How Saint-Narcisse brought Bruce LaBruce to the mainstream

The Canadian filmmaker pulls back the curtain on making his biggest budget film to-date ahead of its Toronto release.


When prolific Canadian filmmaker Bruce LaBruce walks into a pitch meeting, he typically spends the first 10 minutes promising and explaining to financiers that he’s not making pornography.

The underground director and artist has certainly shot a few adult films in his day, but when it came to making Saint-Narcisse – which opens at Toronto’s Cineplex Cinema Varsity today (Sept. 24) for a one-week engagement – he was looking to go more mainstream.

“I have to directly bring out a chart, with a pointer. No porn,” he says. “This is meant to be designed as a more accessible movie.”

More accessible, and his biggest-budget film to-date, Saint-Narcisse was shot in the town of Saint-Narcisse, Que. over 22 days on a $2 million budget with backing from Telefilm, SODEC and CBC Films. Produced by Nicolas Comeau of 1976 Productions and Paul Scherzer of Six Island Productions, the film’s distribution is handled by Northern Banner Releasing in English Canada, A-Z Films in Quebec, Film Movement in the U.S., and Best Friend Forever internationally.

The film has just finished its limited engagement at Vancouver’s Vancity Theatre, which started on Sept. 17, and will air on CBC in 2022. It will mark the first time an English broadcast has come anywhere near a Bruce LaBruce film since former Showcase VP Laura Michalchyshyn aired Hustler White.

The director (pictured, right) credits the film festival circuit for helping Saint-Narcisse get off the ground during the pandemic, citing its debut in Venice and participation in the TIFF Industry Selects last year as a way to build momentum.

bruce_selfportrait colour (official 20-05-20)“It was always hard for me to get into English Canada for some reason,” LaBruce says with a laugh. “Partly because I’m into making more European arthouse movies that are crazy and have more nudity and sex in them. That’s something that I think is easier to get off the ground in Quebec.”

Saint-Narcisse stars Felix-Antoine Duval in dual roles: Dominic, a narcissistic man who discovers he has a twin, and Daniel, the twin who is being held as a sex slave by a priest (Andreas Apergis) in a monastery. It features themes of incest (the movie’s original working title was Twincest), as well as narcissism, revenge and redemption.

Telefilm and SODEC had previously backed LaBruce and Comeau’s more mainstream 2013 film Gerontophila, and were interested in another project from the team. Comeau recruited screenwriter Martin Girard, and LaBruce went to Montreal and stayed with the scribe for a week to get to know him. Over the next three or four years they developed the script while CBC Films came on at a later date.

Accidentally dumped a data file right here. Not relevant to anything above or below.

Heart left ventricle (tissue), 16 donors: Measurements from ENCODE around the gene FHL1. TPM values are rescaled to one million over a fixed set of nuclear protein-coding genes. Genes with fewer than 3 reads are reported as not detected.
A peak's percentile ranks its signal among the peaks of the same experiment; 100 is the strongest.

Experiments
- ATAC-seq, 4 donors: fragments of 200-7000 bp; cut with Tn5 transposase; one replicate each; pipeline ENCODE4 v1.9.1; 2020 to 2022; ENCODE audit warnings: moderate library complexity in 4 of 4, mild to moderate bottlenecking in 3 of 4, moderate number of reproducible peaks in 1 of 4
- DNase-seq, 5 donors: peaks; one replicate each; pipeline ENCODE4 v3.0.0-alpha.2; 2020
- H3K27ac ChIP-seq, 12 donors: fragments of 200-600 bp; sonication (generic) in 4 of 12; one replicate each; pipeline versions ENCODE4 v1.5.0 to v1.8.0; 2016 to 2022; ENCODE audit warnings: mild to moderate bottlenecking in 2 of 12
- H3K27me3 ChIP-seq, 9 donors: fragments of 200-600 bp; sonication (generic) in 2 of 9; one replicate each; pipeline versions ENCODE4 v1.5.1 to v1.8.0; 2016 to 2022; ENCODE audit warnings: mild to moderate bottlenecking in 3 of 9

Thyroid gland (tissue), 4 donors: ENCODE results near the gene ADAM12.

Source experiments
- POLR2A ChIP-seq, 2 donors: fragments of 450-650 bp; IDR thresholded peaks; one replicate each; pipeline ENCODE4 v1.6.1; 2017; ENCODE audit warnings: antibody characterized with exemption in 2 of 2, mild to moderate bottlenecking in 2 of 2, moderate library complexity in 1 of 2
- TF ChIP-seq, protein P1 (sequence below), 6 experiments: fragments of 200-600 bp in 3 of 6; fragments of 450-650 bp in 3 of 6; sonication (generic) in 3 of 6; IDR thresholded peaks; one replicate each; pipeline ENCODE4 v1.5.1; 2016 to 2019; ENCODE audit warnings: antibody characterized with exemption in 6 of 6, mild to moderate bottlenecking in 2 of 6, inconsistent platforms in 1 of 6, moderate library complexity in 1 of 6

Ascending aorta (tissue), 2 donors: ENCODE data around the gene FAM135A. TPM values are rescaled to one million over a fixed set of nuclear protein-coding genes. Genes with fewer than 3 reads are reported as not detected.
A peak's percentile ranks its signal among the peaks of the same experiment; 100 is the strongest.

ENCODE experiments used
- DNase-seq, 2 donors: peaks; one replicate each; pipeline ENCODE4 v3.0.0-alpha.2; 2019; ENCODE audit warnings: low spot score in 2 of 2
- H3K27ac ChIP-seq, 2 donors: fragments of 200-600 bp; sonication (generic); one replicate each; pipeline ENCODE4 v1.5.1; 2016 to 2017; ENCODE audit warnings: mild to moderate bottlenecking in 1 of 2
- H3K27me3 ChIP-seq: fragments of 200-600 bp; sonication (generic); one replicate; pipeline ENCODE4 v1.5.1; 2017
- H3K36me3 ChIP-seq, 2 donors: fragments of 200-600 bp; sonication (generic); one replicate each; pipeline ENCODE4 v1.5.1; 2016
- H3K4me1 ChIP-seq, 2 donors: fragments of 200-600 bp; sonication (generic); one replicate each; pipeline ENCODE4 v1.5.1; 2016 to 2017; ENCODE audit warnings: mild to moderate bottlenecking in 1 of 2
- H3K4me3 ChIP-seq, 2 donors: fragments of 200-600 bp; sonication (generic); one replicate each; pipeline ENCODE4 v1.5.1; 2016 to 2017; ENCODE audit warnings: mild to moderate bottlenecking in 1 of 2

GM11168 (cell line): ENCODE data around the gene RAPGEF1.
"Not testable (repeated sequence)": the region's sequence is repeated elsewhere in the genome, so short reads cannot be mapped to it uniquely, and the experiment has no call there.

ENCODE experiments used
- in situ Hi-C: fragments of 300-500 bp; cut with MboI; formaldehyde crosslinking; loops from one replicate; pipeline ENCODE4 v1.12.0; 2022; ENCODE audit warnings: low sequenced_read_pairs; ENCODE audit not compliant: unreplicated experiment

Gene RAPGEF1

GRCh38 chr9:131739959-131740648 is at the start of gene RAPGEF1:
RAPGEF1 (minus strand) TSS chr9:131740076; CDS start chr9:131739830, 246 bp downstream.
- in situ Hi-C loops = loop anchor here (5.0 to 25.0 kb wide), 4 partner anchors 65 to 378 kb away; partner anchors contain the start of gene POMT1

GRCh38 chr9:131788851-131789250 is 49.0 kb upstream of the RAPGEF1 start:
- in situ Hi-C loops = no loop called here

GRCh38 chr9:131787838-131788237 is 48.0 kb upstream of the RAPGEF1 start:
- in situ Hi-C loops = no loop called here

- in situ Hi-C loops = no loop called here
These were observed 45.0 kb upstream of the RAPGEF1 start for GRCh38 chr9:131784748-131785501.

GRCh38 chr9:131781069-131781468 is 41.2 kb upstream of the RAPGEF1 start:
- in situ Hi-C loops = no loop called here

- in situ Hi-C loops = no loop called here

When it came time to pitch the project, LaBruce was clear he was leaning heavily into an homage to genre films from the 1970s like Brian De Palma’s Obsession and Sisters, which included incest themes, or Robert Altman’s doppelganger movie Images.

“I explained it as a genre movie and period piece but also as a kind of remake of the narcissist in a more contemporary context,” he says. “That idea of examining the idea of narcissism but setting it in the past, in 1972, to kind of contrast it to the narcissism we see now, which is where a lot of the humour comes in.”

To pay homage to the ’70s Quebecois films LaBruce loves, the director relied on the skills of cinematographer Michel La Veaux to capture the 35mm vibe on digital. He also minimized the CGI effects when it came to shooting the twins, relying on “old school” body double techniques and extra takes. The scenes that do rely on technology were a learning curve for the director, as was the overall movie given his previous experience with low-budget films.

“It’s the first time I worked with crews and used more conventional ways of making an industry film, like casting agents and the way we crewed up, and the scheduling… just the whole apparatus,” he says. “That was a steep learning curve for me. I’m used to guerrilla filmmaking with no budget, running around with no permits, gonzo kind of filmmaking.”

LaBruce says he isn’t interested in being pigeonholed into any one category and isn’t necessarily looking to go more “mainstream” with future projects, which include an art porn movie that begins shooting in Montreal next month. A bigger budget was simply necessary in order to produce the film he was interested in making this time around.

“There is something about getting up at 5:30 a.m. every morning and having an SUV waiting for you with a hot cappuccino as opposed to dragging yourself out of bed and taking a van with 12 other people to a location that hasn’t been secured,” he adds. “But the idea from the very beginning was to make a movie with a bigger scale. I wanted to make a more ambitious movie.”